Since 1776, people have been fleeing their home countries and made America their adoptive nation. For many reasons, these immigrants came fleeing religious persecution, poverty, and sometimes searching for new business opportunities. Without a doubt, countless of the most successful American entrepreneurs stem from immigrant backgrounds or are first-generation immigrants. Not to count out native-born entrepreneurs, because after all, we all stem from an immigrant background. It’s safe to say that Immigrants from all backgrounds have contributed to not only America’s growth but also impacted the world in all industries.

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Elon Musk, South African born Canadian-American entrepreneur (PayPal, SpaceX, Tesla).

Despite only making about 13% of the U.S population, first-generation immigrants start more than a quarter of all new businesses in the country. Many of them have high growth, too–more than 20% of the 2014 Inc. 500 CEOs are immigrants. Immigrant-owned businesses pay an estimated $126 billion in wages per year, employing 1 in 10 U.S Citizens who work for private companies. In 2010, immigrant-owned businesses generated more than $775 billion in sales.

People born abroad live all over the United States. But they have settled more heavily in some parts of the country, and consequently, have a greater economic impact in those “gateway” states. Foreign-born business owners generate nearly one-quarter of all business income in California and nearly one-fifth in the states of New York, Florida, and New Jersey.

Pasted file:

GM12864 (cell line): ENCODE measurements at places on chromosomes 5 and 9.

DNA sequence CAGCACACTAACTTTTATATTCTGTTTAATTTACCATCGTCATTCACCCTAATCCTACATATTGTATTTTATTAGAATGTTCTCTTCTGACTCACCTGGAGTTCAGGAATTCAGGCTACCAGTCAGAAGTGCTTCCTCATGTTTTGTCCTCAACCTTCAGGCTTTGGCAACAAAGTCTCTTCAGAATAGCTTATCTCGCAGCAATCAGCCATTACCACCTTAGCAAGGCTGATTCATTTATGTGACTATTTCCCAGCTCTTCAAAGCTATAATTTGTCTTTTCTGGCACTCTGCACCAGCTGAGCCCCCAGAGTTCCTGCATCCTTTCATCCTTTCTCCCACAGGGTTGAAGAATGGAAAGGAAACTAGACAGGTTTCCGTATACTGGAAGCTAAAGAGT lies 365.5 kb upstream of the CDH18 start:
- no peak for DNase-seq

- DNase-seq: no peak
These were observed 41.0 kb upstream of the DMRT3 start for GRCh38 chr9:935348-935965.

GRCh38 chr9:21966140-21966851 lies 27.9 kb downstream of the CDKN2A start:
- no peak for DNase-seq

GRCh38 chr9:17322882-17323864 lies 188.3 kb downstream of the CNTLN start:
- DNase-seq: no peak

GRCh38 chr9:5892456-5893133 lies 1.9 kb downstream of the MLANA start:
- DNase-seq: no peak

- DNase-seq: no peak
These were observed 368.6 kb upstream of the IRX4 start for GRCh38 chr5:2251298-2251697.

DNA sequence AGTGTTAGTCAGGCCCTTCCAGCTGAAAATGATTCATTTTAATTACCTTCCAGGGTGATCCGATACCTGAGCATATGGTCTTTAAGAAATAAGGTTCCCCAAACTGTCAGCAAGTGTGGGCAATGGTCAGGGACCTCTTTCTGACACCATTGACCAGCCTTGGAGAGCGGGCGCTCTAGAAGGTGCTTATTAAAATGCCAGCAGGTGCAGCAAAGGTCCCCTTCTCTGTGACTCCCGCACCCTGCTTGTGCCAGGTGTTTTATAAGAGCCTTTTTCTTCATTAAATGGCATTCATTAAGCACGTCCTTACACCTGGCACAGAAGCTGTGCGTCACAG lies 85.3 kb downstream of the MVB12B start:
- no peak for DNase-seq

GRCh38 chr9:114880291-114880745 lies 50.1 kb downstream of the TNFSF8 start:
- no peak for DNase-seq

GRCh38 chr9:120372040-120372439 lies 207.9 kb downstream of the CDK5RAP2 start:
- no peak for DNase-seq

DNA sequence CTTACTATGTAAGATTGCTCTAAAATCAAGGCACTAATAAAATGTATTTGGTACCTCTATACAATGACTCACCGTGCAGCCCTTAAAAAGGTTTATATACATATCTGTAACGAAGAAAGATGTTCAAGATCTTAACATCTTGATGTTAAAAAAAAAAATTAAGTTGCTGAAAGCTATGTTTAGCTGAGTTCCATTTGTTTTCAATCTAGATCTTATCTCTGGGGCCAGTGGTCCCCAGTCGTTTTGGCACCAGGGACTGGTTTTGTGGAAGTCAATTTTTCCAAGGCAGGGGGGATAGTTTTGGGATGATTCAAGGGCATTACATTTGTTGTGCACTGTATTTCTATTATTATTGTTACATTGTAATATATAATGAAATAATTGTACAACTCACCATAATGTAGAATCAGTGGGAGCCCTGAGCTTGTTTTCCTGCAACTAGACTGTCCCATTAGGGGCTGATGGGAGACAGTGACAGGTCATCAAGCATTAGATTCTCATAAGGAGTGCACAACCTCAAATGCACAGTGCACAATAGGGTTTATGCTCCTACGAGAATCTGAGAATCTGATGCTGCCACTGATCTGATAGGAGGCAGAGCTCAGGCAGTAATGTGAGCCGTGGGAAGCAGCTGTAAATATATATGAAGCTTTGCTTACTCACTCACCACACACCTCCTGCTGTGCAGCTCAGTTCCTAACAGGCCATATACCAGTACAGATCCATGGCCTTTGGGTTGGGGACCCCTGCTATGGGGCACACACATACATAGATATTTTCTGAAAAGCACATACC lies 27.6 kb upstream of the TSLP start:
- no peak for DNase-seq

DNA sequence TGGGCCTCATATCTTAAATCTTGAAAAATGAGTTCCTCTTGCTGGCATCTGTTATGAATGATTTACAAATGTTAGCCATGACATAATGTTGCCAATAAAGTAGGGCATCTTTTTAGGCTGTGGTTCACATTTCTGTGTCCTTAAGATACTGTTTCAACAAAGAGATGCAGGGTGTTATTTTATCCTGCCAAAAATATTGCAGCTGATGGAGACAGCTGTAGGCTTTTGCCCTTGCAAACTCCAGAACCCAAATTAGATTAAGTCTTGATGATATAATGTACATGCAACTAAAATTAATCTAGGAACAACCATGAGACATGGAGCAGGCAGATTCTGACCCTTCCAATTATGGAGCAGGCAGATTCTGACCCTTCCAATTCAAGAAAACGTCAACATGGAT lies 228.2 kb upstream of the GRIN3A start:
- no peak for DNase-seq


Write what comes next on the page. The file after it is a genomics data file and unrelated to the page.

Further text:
The largest number of foreign-born business owners is from Mexico — not surprising since there are more immigrants from Mexico than from any other country. But in fact, Mexicans and other Latin Americans create on average fewer businesses and have a lower success rate than people born in America. Immigrants from Asia, on the other hand, are more entrepreneurial and tend to be more successful than business owners born in America. There are many key factors suggesting this trend: Hispanic immigrants on average have attained lower educational levels than native-born Americans; Asians immigrants have attained higher levels. Asians also tend to benefit more often from extended families, whose members with business experience act as mentors to those starting out. Asian immigrants also benefit more often from offers of startup capital from family members.

In California’s Silicon Valley, the center of America’s high-tech economy, one-quarter of all technology businesses are run by immigrants from China and India.*

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Peter Andreas Thiel is a German-American businessman, philanthropist, political activist, and venture capitalist. (PayPal & Facebook Investor)

The United States of America is world-renowned for its entrepreneurial business spirit, and this spirit is fueled in large part by immigrants and people of immigrant culture. In every economic census since 1880, immigrants are more likely to be self-employed than the native-born population. While some of these immigrant entrepreneurs were highly educated, many were not. It starts from the bottom up and empowering young leaders and professionals to contribute and create rather than just consume. The only characteristic of today’s immigrants and immigrants from a century ago that they share is the courage to leave their home countries and the drive and determination to start a new life in the United States. This is the American story and our community.